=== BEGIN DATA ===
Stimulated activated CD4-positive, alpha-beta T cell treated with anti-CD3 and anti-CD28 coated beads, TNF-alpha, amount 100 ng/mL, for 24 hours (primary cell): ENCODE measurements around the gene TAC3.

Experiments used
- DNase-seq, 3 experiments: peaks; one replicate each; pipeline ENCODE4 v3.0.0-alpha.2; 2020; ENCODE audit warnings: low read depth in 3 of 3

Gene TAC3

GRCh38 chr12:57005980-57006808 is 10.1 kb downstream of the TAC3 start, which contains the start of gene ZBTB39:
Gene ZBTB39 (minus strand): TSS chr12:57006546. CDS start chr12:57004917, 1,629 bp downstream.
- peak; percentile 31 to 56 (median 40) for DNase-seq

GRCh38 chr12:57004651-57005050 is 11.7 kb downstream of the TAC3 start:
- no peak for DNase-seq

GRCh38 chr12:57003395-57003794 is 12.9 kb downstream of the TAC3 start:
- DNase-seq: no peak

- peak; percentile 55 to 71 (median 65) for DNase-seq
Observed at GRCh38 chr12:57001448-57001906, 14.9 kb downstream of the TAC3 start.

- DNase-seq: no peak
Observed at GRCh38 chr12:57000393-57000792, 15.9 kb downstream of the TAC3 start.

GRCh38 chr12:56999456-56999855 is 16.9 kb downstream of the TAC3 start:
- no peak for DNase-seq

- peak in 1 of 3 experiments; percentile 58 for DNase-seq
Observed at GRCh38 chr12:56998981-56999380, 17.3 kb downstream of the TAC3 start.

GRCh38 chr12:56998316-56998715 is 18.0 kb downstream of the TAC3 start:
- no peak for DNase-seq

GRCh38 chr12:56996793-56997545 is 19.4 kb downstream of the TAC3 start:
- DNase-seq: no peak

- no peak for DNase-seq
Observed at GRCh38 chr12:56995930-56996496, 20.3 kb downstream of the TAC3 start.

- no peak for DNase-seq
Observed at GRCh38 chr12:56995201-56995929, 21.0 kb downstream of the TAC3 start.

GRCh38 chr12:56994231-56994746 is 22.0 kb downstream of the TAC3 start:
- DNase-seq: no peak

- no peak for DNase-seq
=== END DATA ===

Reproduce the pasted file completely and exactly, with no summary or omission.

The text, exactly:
Stimulated activated CD4-positive, alpha-beta T cell treated with anti-CD3 and anti-CD28 coated beads, TNF-alpha, amount 100 ng/mL, for 24 hours (primary cell): ENCODE measurements around the gene TAC3.

Experiments used
- DNase-seq, 3 experiments: peaks; one replicate each; pipeline ENCODE4 v3.0.0-alpha.2; 2020; ENCODE audit warnings: low read depth in 3 of 3

Gene TAC3

GRCh38 chr12:57005980-57006808 is 10.1 kb downstream of the TAC3 start, which contains the start of gene ZBTB39:
Gene ZBTB39 (minus strand): TSS chr12:57006546. CDS start chr12:57004917, 1,629 bp downstream.
- peak; percentile 31 to 56 (median 40) for DNase-seq

GRCh38 chr12:57004651-57005050 is 11.7 kb downstream of the TAC3 start:
- no peak for DNase-seq

GRCh38 chr12:57003395-57003794 is 12.9 kb downstream of the TAC3 start:
- DNase-seq: no peak

- peak; percentile 55 to 71 (median 65) for DNase-seq
Observed at GRCh38 chr12:57001448-57001906, 14.9 kb downstream of the TAC3 start.

- DNase-seq: no peak
Observed at GRCh38 chr12:57000393-57000792, 15.9 kb downstream of the TAC3 start.

GRCh38 chr12:56999456-56999855 is 16.9 kb downstream of the TAC3 start:
- no peak for DNase-seq

- peak in 1 of 3 experiments; percentile 58 for DNase-seq
Observed at GRCh38 chr12:56998981-56999380, 17.3 kb downstream of the TAC3 start.

GRCh38 chr12:56998316-56998715 is 18.0 kb downstream of the TAC3 start:
- no peak for DNase-seq

GRCh38 chr12:56996793-56997545 is 19.4 kb downstream of the TAC3 start:
- DNase-seq: no peak

- no peak for DNase-seq
Observed at GRCh38 chr12:56995930-56996496, 20.3 kb downstream of the TAC3 start.

- no peak for DNase-seq
Observed at GRCh38 chr12:56995201-56995929, 21.0 kb downstream of the TAC3 start.

GRCh38 chr12:56994231-56994746 is 22.0 kb downstream of the TAC3 start:
- DNase-seq: no peak

- no peak for DNase-seq